Inspired by a debate between Noam Chomsky and Jean Piaget, this work traces the development of natural history from Aristotle to Darwin, and demonstrates how the science of plants and animals has emerged from the common conceptions of folkbiology.
  15.  28
    Modernizing Natural History: Berkeley’s Museum of Vertebrate Zoology in Transition. [REVIEW]Mary E. Sunderland - 2013 - Journal of the History of Biology 46 (3):369-400.
    Throughout the twentieth century calls to modernize natural history motivated a range of responses. It was unclear how research in natural history museums would participate in the significant technological and conceptual changes that were occurring in the life sciences. By the 1960s, the Museum of Vertebrate Zoology at the University of California, Berkeley, was among the few university-based natural history museums that were able to maintain their specimen collections and support active research. The MVZ (...)
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  16. Consciousness: A natural history.Maxine Sheets-Johnstone - 1998 - Journal of Consciousness Studies 5 (3):260-94.
    The basic question cognitivists and most analytic philosophers of mind ask is how consciousness arises in matter. This article outlines basic reasons for thinking the question spurious. It does so by examining 1) definitions of life, 2) unjustified and unjustifiable uses of diacritical markings to distinguish real cognition from metaphoric cognition, 3) evidence showing that corporeal consciousness is a biological imperative, 4) corporeal matters of fact deriving from the evolution of proprioception. Three implications of the examination are briefly noted: 1) (...)
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  17. Natural History in Early Modern France: The Poetics of an Epistemic Genre.Raphaële Garrod & Paul J. Smith (eds.) - 2018 - Brill.
    Garrod, Smith and the contributors of the volume envisage the longue durée poetics of an early modern genre. They interpret its poetics alongside its various epistemic agenda and make a case for the literary status of natural history.
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  18. A natural history of the soul: who are we anyway? what does our future hold?Arnie Lund - 2021 - Edmonds, WA: Örn Press.
    What will your soul's gender be in Heaven? Will your pet Harry be there? Could your clone have a soul? Will eternity be fun? What is it with the ghosts of loved ones? A Natural History of the Soul makes a challenging topic accessible through an entertaining and readable exploration. It begins by reviewing beliefs about the soul and the afterlife in our popular culture, and looks at how they have evolved from the earliest humans. It identifies key (...)
     
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  19.  99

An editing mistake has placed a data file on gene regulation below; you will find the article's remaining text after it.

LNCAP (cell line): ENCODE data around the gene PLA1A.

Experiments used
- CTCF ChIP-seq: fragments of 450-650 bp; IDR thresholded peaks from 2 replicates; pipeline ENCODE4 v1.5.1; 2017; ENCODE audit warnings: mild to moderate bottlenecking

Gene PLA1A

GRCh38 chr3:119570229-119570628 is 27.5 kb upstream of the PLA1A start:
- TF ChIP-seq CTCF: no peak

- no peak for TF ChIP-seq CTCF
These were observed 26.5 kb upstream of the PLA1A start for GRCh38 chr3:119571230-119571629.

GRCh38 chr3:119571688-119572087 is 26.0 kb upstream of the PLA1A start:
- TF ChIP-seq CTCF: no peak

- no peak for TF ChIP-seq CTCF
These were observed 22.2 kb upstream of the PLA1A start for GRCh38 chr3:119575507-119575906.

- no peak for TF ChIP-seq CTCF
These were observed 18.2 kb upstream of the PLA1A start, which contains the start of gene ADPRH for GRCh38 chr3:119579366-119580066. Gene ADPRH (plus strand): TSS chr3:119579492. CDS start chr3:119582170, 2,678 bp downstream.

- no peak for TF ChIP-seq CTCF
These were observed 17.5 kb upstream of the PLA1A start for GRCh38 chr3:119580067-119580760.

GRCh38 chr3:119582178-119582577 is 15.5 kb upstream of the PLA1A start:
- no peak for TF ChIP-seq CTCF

A Natural History of Negation.Jon Barwise & Laurence R. Horn - 1991 - Journal of Symbolic Logic 56 (3):1103.
  20. From natural history to political economy: The enlightened mission of Domenico vandelli in late eighteenth-century portugal.L. J. - 2003 - Studies in History and Philosophy of Science Part A 34 (4):781-803.
    This article presents the main features of the work of Domenico Vandelli (1735-1816), an Italian-born man of science who lived a large part of his life in Portugal. Vandelli's scientific interests as a naturalist paved the way to his activities as a reformer and adviser on economic and financial issues. The topics covered in his writings are similar to those discussed by Linnaeus, with whom Vandelli corresponded. They clearly reveal that the scientific preparation indispensable for a better knowledge of (...) resources was also a fundamental condition for correctly addressing problems of efficiency in their economic allocation. The key argument put forward in this article is that the relationship between natural history and the agenda for economic reform and development deserves to be further analysed. It is indeed a central element in the emergence of political economy as an autonomous scientific discourse during the last decades of the eighteenth century. (shrink)
     
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  21.  7
    Natural History as a Family Enterprise: Kinship and Inheritance in Eighteenth‐Century Science.Alix Cooper - 2021 - Berichte Zur Wissenschaftsgeschichte 44 (2):211-227.
    As recent research has shown, many of the activities of early modern (including eighteenth-century) naturalists were carried out in the household. This article investigates the ways in which family members in particular, both male and female, ended up engaging in kinds of labor which furthered the pursuit of natural history in the eighteenth century. Examining evidence from various different parts of Europe and its colonies, the article argues that natural history can be seen to have often (...)
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  22.  11
    Natural History Of Parasitic Disease: Patrick Manson's Philosophical Method.Shang-Jen Li - 2002 - Isis 93 (2):206-228.